Architectural Visualization with C4D and Octane: Creating Fur Rug Shader

Photo of Brandon Clements

Instructor Brandon Clements

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  • Duration: 07:55
  • Views: 1097
  • Made with Release: 18
  • Works with Release: 18 and greater

In this video, we will use the Octane displacement shader to create a fur look to our rug. We will also increase the roughness to create the illusion of micro surface detail to simulate the look of fur.

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Transcript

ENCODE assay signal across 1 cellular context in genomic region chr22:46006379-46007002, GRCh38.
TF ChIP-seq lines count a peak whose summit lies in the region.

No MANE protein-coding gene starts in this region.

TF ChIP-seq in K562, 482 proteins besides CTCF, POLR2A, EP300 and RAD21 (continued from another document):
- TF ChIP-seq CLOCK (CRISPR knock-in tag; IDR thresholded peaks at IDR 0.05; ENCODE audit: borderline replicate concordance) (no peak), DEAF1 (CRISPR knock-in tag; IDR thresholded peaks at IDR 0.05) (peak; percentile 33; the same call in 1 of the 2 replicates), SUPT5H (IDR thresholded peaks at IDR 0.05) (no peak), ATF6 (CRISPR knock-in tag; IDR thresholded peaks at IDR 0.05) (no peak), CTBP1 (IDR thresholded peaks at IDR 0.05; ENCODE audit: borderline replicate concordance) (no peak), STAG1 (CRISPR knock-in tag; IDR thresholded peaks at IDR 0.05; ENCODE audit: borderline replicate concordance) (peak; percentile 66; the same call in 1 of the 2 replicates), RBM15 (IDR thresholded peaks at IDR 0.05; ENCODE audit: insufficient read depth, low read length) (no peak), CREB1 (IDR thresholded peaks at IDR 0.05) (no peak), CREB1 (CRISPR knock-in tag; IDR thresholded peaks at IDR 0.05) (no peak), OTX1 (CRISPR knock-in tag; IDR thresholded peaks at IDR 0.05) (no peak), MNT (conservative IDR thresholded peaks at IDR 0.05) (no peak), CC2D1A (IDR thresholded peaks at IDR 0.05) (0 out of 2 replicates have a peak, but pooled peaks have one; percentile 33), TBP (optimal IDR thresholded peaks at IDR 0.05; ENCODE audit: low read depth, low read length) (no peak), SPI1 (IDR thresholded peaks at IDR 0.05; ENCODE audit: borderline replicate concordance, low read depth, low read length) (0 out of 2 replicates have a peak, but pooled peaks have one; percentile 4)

Hey guys, welcome back once again. In this tutorial, we are going to actually work on the rug and we're going to use a Displacement Channel to actually fake some fur. So let's go ahead and jump into this. I've already copied over our mesh from the main scene into this test shader scene, and what I'm going to do is just select these different rings, or I should say loops. And the easy way you can select some loops is hit U on the keyboard and then hit L and we'll be able to select these guys. And what we're going to do is just create a new Octane Shader. So we're going to come down here to Shader, Octane material, and let's go ahead and we're going to leave it as a diffuse and we're going to call this just like RugOutlineMat, something like that. And then let's change some of the RGB values. Let's say 0.05, 0.04, 0.04. And that's going to kind of give us a darker muted brown. I think everything else, we can actually bump the roughness up a little bit on this and I think everything else will be pretty satisfactory to our liking, so let's go ahead and just hit Apply with Polygon Selection. Then we can come up to Select and we can invert the selection and what we're going to do now is just create another Octane Shader and this is going to be our LeopardRug. Okay. So, let's go ahead and change this to the glossy type. So what we're going to do first off is we're going to create a image texture node and we're going to go ahead and I know how we're going to set this up so I'm just going to put another multiply in there. So we're going to use two different image textures. The first one I have is...let me navigate to it real quick. The first one is just the Luca Noise from Cinema 4D. It's one of the noise shaders and the reason I have that as a 4K PNG is sometimes it takes a little bit of time to bake these out, especially if you have a large scene. The Octane plugin has gotten way better at baking these in the background. So in the past, I had just created some of these noises that I use over and over in Cinema 4D as actual texture files. Okay, so the next one is going to be a leopard print. The next texture is just a leopard fur seamless texture that I did inside of Photoshop by offsetting and clone stamping. It's not perfect but it's going to actually serve us pretty well in this situation, okay? So we're basically just multiplying some more of this Luca detail on top of the fur so it's a little imperfect and we get some interesting variation across the shader. So the next one, we're just going to go down to the Roughness Channel. We're going to load up another image texture and this is just a fabric that I've created inside of Substance Designer. So we're going to change the type to Float and we're going to come down to the Normal. We're going to go ahead and load this up as an Octane Image Texture. And then the last thing we're going to do is come down to the Displacement Channel. We're going to choose Texture and then we have to choose Displacement. Once we have that shader loaded, we're going to dive in here and we're actually going to change the level of details to 4K. So we're going to be using this 4K image to drive all the displacement. So let's go ahead and load up that image. Once that's loaded, we're going to change the type down here to Float and that's just going to conserve some texture memory space since this is a 4K displacement. We only need the black and white values here. All right, so once that has been built out, let's go ahead and right click and say Apply, and that will apply it to the polygon selection that we have. Let's kind of navigate out a little bit. You can see it's a little weird, so we need to change it from spherical. Let's go ahead and just change that to cubic. Another thing that we could do is with everything selected, go into our polygon selection and then just say Fit To Object. Once that's done, I just have to changed this. Let's go ahead and say 45 and 45 in the U and the V. Let's load this into Octane and see how it looks. Okay, so now that it's loaded up, it's not looking too bad. One thing that I have noticed is just on the... Let's go ahead and look at the Glossy and the Specular Channel on the Glossy Shader here. Let's go ahead and kind of pull this down a little bit. Since it's so bumpy, we don't really want there to be a whole lot of reflections showing up, so we're actually going to pull this down quite a bit. So if you were to think about fur, there's so much small microdetail that it would be very hard for that to actually show up using 1.3 and pulling this down to like 0.2 or so will probably give us the look we want. I don't exactly want to use a Diffuse Shader on the leopard print here because I like to see a little bit of this sunlight interacting and having just a little bit of effect on the rug. It looks kind of out of place when you have the entire leopard print not able to have some type of reflection, but it works okay for the trim just because it's so dark, the diffuse model looks fine to kind of outline that and make it pop a little more. Here's another problem that you're probably going to witness is the displacement is actually pulling the polygons that have the displacement off of the rug. Let's try to get down and see... you can see like the actual variation of how it's pulling it off of that rug. If we actually change the mid-level to 0.5, so what the mid-level is doing is, is it's remapping it so that 0.5, that middle grey is going to be the low in. It's basically going to have no effect in the displacement and you can see it as you move this back and forth how you can kind of re-map it and once it gets past 0.5, it kind of flips so you're basically remapping the displacement map a little bit different. So 0.5 will actually help you in this instance to bring it back down and make it look okay. The reason why it's not exactly sitting on the floor is because the bottom part of it as you can see once this loads up a little bit more. It's a little hard to tell, but I don't want those spikes or the wood to show through were the spikes are very, very low. I shouldn't call them spikes, I should call them fur because that's kind of what we're simulating here, but when you actually move the camera further back, you're not going to notice that it's not sitting exactly on the floor and one thing you could actually do is just take the polygons around the trim and just pull them so that they are sitting on the floor. So this will work for our scene. Again, this isn't going to work for every single scene, but I don't want to have an incredible amount of hairs showing up on this rug to do some fur. So it's pretty easy to just go ahead and use Octane's really awesome fast Displacement Shader. Having an amount of 10 works pretty well for us. Like I said, bringing it to 0.5 will take the tearing effect away and from this view, it's looking pretty good. So I think that will conclude it for this video. I hope this has helped you a little bit with the Displacement Shader inside of Octane. We're going to keep moving along in the next couple of videos and finish out the room. So thanks a lot for following along and we'll see you in the next one.